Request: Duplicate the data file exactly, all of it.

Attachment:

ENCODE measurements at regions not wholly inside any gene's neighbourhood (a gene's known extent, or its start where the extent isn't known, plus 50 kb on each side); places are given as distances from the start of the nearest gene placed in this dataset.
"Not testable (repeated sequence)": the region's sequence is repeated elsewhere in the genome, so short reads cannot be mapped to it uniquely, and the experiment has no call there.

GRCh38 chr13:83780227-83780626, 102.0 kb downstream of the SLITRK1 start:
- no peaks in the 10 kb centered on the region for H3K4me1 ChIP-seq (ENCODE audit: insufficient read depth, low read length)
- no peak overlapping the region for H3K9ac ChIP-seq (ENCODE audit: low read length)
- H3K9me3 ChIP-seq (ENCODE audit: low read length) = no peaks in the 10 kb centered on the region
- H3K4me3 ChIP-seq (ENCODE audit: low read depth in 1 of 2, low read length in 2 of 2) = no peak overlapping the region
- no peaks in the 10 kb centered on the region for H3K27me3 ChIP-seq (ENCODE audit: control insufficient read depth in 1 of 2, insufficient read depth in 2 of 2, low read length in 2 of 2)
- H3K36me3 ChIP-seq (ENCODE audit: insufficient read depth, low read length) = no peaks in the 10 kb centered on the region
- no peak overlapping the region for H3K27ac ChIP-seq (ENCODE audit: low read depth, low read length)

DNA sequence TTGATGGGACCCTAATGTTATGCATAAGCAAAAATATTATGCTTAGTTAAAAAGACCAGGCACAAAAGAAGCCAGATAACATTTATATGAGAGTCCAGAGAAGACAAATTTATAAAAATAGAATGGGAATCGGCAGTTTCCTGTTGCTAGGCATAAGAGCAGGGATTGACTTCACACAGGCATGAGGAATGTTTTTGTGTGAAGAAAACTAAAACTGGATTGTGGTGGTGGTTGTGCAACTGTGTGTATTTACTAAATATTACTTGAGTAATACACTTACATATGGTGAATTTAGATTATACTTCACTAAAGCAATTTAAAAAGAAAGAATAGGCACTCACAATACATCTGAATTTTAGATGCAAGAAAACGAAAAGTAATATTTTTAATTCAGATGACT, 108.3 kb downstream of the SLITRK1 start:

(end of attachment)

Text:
ENCODE measurements at regions not wholly inside any gene's neighbourhood (a gene's known extent, or its start where the extent isn't known, plus 50 kb on each side); places are given as distances from the start of the nearest gene placed in this dataset.
"Not testable (repeated sequence)": the region's sequence is repeated elsewhere in the genome, so short reads cannot be mapped to it uniquely, and the experiment has no call there.

GRCh38 chr13:83780227-83780626, 102.0 kb downstream of the SLITRK1 start:
- no peaks in the 10 kb centered on the region for H3K4me1 ChIP-seq (ENCODE audit: insufficient read depth, low read length)
- no peak overlapping the region for H3K9ac ChIP-seq (ENCODE audit: low read length)
- H3K9me3 ChIP-seq (ENCODE audit: low read length) = no peaks in the 10 kb centered on the region
- H3K4me3 ChIP-seq (ENCODE audit: low read depth in 1 of 2, low read length in 2 of 2) = no peak overlapping the region
- no peaks in the 10 kb centered on the region for H3K27me3 ChIP-seq (ENCODE audit: control insufficient read depth in 1 of 2, insufficient read depth in 2 of 2, low read length in 2 of 2)
- H3K36me3 ChIP-seq (ENCODE audit: insufficient read depth, low read length) = no peaks in the 10 kb centered on the region
- no peak overlapping the region for H3K27ac ChIP-seq (ENCODE audit: low read depth, low read length)

DNA sequence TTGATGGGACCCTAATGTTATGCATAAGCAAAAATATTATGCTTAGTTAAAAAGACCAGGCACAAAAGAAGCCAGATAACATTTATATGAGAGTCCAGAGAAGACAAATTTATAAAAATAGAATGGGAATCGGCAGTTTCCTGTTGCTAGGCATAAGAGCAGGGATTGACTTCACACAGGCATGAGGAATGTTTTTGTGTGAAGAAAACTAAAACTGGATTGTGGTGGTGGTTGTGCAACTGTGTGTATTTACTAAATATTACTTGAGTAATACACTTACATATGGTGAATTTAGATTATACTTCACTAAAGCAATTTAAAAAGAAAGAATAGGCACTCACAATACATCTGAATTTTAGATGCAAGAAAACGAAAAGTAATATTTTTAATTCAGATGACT, 108.3 kb downstream of the SLITRK1 start: